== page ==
Imagine that you wanted to purchase a car from your neighbor. You open an app and accept a contract. Instantaneously, money is sent to your neighbor and the car is transferred into your possession. Everyone can see that you own the vehicle. Your neighbor doesn’t have to do anything other than send the contract.
This is the future of the blockchain — the incredible benefits of smart contract technology. But it’s also, like most new technology, potentially dangerous and disruptive.
How is a Smart Contract Created?
Smart contracts are created on a blockchain. They are programmed to exchange a given blockchain’s token (such as wrapped Ethereum) under specific conditions. A smart contract can be sent to anyone, anywhere, if you know their address. This also means that smart contracts can technically be sent to those who have no idea that they’re about to receive them. Driven by blockchain, smart contracts have risen into power alongside crypto and NFTs. Binance, Polymatic, and Solana all support smart contracts.
What Are Smart Contracts Used For?
Smart contracts can send and receive money and record transactions on the blockchain. Essentially, though, that boils down to one thing: smart contracts, given a set of conditions, write to the blockchain. That means smart contracts can be used to validate real-life contracts, exchange goods and services, and complete very fast financial transactions.
What Are the Benefits and Limitations of Smart Contracts?
Like crypto, the major limitation of smart contracts is that they’re difficult for the average person to understand and they’re difficult to use. More than cryptocurrency, an individual needs detailed tech knowledge to launch a smart contract. But ideally, smart contracts will become more prevalent and easier to use as time passes.
Smart contracts record transactions. But they cannot influence anything outside of their individual blockchain. That means that additional work has to be done to do things like validate real estate transactions or validate car transactions — even if that work is merely acknowledging that the blockchain provides a real record of contracts.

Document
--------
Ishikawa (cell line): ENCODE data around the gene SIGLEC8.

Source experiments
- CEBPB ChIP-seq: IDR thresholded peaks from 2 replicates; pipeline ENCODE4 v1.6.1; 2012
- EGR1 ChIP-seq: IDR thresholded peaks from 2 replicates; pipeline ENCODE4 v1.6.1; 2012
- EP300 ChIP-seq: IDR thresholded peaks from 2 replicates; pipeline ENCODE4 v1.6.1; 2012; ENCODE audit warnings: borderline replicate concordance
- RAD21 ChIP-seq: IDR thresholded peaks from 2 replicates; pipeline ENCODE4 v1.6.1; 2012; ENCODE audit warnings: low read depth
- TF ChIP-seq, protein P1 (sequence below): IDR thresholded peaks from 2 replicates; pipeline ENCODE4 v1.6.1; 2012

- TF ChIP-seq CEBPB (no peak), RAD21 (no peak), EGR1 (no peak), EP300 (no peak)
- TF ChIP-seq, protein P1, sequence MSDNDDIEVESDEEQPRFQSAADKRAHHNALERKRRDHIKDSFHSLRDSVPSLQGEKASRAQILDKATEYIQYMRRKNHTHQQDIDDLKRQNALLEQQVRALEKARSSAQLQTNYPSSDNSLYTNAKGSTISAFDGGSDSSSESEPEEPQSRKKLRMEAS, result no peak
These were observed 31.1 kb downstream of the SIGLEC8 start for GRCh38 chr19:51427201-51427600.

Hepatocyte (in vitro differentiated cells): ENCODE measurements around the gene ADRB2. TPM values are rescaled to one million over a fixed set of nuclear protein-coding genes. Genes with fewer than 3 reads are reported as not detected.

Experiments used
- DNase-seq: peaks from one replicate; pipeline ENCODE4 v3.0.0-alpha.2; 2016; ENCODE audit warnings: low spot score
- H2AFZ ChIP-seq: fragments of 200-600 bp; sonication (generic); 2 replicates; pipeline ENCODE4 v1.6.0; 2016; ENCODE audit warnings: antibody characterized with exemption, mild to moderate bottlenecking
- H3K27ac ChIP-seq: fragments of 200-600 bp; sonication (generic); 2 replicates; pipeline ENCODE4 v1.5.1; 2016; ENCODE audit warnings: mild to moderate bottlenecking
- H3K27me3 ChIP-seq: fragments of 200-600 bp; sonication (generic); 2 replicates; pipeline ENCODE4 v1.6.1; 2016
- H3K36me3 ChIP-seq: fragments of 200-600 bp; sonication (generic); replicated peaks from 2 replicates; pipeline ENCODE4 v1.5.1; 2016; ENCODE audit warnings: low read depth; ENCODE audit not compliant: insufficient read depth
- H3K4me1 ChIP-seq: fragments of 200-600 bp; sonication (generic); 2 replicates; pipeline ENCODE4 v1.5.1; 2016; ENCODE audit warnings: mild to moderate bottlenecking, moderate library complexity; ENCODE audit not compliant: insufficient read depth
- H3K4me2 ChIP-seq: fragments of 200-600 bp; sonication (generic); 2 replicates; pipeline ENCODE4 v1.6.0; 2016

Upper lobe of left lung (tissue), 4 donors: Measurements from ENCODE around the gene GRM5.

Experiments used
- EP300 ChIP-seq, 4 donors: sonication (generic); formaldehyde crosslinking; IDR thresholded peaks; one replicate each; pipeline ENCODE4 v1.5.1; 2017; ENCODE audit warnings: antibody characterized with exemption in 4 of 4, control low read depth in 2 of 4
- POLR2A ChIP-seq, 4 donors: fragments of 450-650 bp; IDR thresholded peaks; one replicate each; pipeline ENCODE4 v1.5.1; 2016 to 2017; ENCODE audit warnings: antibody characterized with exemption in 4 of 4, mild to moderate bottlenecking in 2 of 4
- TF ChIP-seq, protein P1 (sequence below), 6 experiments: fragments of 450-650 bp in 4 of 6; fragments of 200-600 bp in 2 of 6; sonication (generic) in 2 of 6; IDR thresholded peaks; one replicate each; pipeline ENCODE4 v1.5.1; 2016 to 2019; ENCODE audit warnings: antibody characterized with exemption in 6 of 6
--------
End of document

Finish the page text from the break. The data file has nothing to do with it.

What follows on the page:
What is the Relationship Between Contracts and the Blockchain?
Smart contracts are built on the blockchain. This provides for triggering events (such as opening a transaction) as well as for recording events (recording them directly on the blockchain). A smart contract is blockchain technology, but blockchain doesn’t necessarily imply smart contracts. NFTs could be called a type of smart contract, as they do convey ownership to an item in exchange for money.
What is the Legality of Smart Contracts?
A contract, legally, is something that two or more parties agree upon. Consequently, no new laws are necessary for a smart contract to be a type of contract; if it is validated that both parties agreed upon a transaction, then both parties agreed upon a transaction. A car can be sold through a smart contract right now, all that would be necessary (which admittedly is a hurdle) is for the law to understand what a smart contract is and how it operates.
That being said, smart contracts aren’t intended to be a legal venue, at least not yet. A lawyer should be involved if smart contracts are used for anything that is more valuable than a car or more obscure than an NFT.
Smart contracts are very disruptive. Presently, someone can borrow money, buy an NFT from themselves, and then send that money back within milliseconds. That may not seem helpful, but people have borrowed millions of dollars to buy their own NFT (in a fraction of a second) thereby boosting the value of their NFTs.
Start to dig deeper and you can see how smart contracts could be disruptive. Because they aren’t regulated (and can’t be regulated) they can give illusions of profitability where there isn’t one. People who work with smart contracts need to be tech-savvy and knowledgeable due to the potential complications and ramifications.